US-China and West-China tensions at COP
The Australia-China spat illustrates Beijing’s often conflicted climate relationship with the West. The two sides are linked by supply chains and commodity trade: China is firmly established in wind and solar supply chains and processes most of the active materials needed in grid storage and lithium-ion batteries for electric vehicles. In addition, China imports large quantities of crude oil, liquefied petroleum products such as ethane and propane, and LNG from the United States and other Western countries. On the other hand, political tensions between the two sides over Taiwan, semiconductors and more are bleeding into climate cooperation.
China suspended climate talks with the US in August, including on methane reductions, after US House of Representatives Speaker Nancy Pelosi visited Taiwan. Meanwhile, a bill introduced before the US Senate would remove China from the list of developing countries, preventing it from receiving favorable treatment in hydrofluorocarbon (HFC) markets.
These political and climate disputes over the Carbon Border Adjustment Mechanism (CBAM) may come to a head at COP27. Europe’s adoption of CBAM seeks to reduce carbon emissions by charging a tariff proportional to the carbon intensity of the imported product. The measure would significantly increase the cost of exporting Chinese goods to Europe and provide a template for other industrialized countries such as the United States, Japan and Canada. China strongly opposes the measure, calling it a “green barrier”.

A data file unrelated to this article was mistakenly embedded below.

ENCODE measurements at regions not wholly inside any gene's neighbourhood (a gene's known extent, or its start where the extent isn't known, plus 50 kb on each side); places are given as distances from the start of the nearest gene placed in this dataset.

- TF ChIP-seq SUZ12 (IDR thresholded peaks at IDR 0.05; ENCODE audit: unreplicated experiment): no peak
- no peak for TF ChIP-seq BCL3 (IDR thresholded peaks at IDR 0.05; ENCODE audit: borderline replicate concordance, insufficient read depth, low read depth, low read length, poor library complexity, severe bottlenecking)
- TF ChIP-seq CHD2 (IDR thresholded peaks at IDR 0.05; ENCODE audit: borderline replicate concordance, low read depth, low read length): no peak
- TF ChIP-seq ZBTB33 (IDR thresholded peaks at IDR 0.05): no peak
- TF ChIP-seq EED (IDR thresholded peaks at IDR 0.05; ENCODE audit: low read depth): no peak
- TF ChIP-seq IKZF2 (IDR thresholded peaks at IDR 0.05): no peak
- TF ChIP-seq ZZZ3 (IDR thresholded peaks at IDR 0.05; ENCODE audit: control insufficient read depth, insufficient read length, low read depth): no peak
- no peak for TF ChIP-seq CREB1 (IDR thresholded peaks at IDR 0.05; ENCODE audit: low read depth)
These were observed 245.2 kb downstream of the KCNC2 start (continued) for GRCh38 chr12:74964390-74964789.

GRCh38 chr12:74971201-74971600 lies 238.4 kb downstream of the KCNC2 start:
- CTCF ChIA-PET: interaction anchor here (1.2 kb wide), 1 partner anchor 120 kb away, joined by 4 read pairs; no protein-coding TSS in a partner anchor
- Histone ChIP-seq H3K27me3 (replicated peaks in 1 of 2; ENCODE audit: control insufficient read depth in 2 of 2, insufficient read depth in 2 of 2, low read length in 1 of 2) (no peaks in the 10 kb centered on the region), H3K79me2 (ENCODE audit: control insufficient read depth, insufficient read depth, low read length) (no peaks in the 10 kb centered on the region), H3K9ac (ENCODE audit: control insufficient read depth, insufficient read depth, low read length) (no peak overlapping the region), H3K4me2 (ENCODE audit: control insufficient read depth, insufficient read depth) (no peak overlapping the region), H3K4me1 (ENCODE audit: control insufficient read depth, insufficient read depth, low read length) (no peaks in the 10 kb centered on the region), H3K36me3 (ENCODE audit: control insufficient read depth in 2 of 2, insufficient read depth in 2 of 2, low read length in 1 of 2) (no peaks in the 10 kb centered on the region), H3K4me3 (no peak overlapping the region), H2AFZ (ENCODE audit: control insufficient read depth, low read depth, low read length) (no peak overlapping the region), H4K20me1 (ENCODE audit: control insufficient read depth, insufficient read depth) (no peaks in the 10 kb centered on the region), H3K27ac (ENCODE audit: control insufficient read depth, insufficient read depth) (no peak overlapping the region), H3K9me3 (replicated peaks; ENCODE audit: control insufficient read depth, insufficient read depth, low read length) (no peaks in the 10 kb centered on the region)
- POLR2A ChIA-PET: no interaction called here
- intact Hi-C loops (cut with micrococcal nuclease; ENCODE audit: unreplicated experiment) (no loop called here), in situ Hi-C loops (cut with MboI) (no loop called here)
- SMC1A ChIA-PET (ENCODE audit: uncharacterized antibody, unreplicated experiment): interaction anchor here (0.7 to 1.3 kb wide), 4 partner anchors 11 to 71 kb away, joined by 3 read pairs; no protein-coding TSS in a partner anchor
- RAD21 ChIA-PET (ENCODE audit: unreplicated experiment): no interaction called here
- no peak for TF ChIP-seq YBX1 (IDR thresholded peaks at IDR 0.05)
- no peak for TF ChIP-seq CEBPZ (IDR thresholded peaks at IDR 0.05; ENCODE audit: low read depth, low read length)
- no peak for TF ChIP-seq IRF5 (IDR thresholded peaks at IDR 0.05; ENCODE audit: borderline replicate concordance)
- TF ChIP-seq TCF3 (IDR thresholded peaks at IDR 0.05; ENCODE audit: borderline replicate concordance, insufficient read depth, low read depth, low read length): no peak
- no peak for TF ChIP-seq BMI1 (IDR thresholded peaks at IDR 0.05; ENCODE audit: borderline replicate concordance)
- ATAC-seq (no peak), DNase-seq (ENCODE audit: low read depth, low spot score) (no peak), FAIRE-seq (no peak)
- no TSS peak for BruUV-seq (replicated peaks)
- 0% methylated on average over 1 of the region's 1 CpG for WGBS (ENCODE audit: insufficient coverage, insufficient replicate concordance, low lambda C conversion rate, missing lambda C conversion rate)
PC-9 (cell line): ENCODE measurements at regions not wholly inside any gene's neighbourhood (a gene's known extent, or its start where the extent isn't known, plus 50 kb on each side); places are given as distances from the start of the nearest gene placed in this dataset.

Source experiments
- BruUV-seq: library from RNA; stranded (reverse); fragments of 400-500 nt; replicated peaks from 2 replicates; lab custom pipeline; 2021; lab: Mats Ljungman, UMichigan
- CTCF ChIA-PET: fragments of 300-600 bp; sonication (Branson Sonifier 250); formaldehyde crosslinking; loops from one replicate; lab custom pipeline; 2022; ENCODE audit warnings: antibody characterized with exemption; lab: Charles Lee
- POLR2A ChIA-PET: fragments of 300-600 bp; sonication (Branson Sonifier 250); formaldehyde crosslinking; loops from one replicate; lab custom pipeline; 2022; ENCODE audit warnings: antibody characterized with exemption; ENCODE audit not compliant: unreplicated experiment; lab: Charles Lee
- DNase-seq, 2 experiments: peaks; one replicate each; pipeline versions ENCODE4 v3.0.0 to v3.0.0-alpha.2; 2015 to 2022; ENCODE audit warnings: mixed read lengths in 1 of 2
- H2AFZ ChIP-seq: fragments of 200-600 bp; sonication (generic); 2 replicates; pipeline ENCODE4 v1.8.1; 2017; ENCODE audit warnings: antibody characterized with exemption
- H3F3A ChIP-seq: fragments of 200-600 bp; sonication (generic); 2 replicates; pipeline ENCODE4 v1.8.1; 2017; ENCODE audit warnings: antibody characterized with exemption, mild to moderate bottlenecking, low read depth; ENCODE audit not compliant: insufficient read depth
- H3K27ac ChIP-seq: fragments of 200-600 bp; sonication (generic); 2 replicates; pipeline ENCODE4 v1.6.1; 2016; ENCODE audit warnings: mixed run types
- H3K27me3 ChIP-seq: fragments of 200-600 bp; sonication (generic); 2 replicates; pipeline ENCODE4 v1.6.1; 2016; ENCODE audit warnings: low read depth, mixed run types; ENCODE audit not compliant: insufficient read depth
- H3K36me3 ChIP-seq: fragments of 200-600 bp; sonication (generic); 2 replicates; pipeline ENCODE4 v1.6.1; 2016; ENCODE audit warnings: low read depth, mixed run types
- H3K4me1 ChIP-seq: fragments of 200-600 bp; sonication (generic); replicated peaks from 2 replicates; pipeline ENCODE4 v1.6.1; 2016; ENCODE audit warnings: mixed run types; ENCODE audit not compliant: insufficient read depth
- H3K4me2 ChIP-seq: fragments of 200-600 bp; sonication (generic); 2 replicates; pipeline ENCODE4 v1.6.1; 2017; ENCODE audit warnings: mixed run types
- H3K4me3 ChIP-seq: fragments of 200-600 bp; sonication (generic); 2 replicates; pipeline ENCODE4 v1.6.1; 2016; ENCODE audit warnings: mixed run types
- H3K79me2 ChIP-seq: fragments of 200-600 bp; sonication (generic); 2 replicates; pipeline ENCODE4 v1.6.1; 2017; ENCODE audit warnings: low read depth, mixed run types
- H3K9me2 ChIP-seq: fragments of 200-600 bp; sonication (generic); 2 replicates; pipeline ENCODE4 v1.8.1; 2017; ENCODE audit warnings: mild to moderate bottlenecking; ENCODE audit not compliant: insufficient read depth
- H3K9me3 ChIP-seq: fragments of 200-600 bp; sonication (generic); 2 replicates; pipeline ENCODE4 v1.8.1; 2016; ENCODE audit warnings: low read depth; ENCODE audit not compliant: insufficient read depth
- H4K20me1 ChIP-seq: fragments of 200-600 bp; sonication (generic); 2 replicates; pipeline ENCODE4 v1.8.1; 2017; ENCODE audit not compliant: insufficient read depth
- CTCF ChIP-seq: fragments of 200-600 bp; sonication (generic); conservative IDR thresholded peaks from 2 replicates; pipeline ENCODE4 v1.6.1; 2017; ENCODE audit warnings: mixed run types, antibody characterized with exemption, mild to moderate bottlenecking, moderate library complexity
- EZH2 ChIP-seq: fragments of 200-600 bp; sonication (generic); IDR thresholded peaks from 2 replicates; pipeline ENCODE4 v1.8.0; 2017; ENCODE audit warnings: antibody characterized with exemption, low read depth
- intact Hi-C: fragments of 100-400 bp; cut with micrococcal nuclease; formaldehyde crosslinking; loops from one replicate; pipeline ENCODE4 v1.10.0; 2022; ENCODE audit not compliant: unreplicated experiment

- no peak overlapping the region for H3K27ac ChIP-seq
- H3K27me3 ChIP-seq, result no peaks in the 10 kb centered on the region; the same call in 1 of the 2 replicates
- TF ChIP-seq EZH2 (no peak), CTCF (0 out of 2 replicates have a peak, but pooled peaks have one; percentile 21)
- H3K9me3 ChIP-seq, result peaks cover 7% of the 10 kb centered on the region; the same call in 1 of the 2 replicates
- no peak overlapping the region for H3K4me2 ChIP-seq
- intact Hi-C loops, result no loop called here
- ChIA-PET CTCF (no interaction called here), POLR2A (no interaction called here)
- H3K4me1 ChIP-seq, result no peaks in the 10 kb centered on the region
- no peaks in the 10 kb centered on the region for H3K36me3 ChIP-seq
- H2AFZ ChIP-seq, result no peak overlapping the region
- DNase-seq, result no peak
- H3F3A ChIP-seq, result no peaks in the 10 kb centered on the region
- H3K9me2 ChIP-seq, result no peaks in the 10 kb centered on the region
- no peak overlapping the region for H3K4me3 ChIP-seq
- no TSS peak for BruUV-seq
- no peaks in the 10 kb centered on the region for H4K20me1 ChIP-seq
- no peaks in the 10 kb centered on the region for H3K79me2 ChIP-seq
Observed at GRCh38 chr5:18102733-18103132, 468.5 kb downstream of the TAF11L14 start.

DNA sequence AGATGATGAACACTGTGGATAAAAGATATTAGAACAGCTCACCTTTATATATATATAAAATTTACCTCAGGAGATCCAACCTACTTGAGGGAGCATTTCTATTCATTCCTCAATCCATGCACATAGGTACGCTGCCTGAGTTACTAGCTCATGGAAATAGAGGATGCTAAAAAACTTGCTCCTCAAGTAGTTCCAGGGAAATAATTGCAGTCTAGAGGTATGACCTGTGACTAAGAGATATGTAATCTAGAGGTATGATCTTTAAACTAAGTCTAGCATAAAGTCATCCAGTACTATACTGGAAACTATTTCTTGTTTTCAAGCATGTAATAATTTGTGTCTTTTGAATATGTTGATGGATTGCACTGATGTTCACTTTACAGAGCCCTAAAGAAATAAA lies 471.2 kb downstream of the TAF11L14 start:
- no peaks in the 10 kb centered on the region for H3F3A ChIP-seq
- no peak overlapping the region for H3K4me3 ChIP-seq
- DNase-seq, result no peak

Climate Clubs or Climate Camps?
At COP27, Western leaders will have to contend with the emerging reality that two competing climate camps are forming, one led by the West and the other by China.
This dynamic is not only a competition between China and Western economies, but also an example of global engagement and investment in climate mitigation and adaptation, especially in relation to engagement with the developing world. For example, in Africa, China’s trade volume exceeded that of the United States by a factor of four. Furthermore, China has not shied away from financing fossil fuel projects, which are high on the priority list of LDCs with limited energy access. Many African nations have welcomed this, as 43 percent of all people on the continent do not have access to modern energy services.